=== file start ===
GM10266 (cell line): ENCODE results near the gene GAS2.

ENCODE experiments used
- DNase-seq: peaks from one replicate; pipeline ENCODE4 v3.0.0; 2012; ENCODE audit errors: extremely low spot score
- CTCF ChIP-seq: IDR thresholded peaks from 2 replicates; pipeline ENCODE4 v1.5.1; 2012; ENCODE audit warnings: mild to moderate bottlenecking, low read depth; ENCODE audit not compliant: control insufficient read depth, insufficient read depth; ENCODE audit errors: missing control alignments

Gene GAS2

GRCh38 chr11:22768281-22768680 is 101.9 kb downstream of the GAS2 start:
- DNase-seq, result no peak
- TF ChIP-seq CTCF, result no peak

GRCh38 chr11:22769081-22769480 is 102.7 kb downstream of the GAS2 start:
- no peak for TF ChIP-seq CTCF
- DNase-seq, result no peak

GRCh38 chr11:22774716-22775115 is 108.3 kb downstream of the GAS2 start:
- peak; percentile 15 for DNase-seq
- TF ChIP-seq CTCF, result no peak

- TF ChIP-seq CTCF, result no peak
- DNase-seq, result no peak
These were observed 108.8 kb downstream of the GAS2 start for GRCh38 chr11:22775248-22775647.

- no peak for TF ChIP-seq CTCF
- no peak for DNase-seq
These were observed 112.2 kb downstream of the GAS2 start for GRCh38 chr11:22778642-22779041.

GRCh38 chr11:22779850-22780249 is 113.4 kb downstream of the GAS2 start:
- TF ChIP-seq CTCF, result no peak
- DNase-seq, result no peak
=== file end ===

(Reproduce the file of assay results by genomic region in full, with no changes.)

GM10266 (cell line): ENCODE results near the gene GAS2.

ENCODE experiments used
- DNase-seq: peaks from one replicate; pipeline ENCODE4 v3.0.0; 2012; ENCODE audit errors: extremely low spot score
- CTCF ChIP-seq: IDR thresholded peaks from 2 replicates; pipeline ENCODE4 v1.5.1; 2012; ENCODE audit warnings: mild to moderate bottlenecking, low read depth; ENCODE audit not compliant: control insufficient read depth, insufficient read depth; ENCODE audit errors: missing control alignments

Gene GAS2

GRCh38 chr11:22768281-22768680 is 101.9 kb downstream of the GAS2 start:
- DNase-seq, result no peak
- TF ChIP-seq CTCF, result no peak

GRCh38 chr11:22769081-22769480 is 102.7 kb downstream of the GAS2 start:
- no peak for TF ChIP-seq CTCF
- DNase-seq, result no peak

GRCh38 chr11:22774716-22775115 is 108.3 kb downstream of the GAS2 start:
- peak; percentile 15 for DNase-seq
- TF ChIP-seq CTCF, result no peak

- TF ChIP-seq CTCF, result no peak
- DNase-seq, result no peak
These were observed 108.8 kb downstream of the GAS2 start for GRCh38 chr11:22775248-22775647.

- no peak for TF ChIP-seq CTCF
- no peak for DNase-seq
These were observed 112.2 kb downstream of the GAS2 start for GRCh38 chr11:22778642-22779041.

GRCh38 chr11:22779850-22780249 is 113.4 kb downstream of the GAS2 start:
- TF ChIP-seq CTCF, result no peak
- DNase-seq, result no peak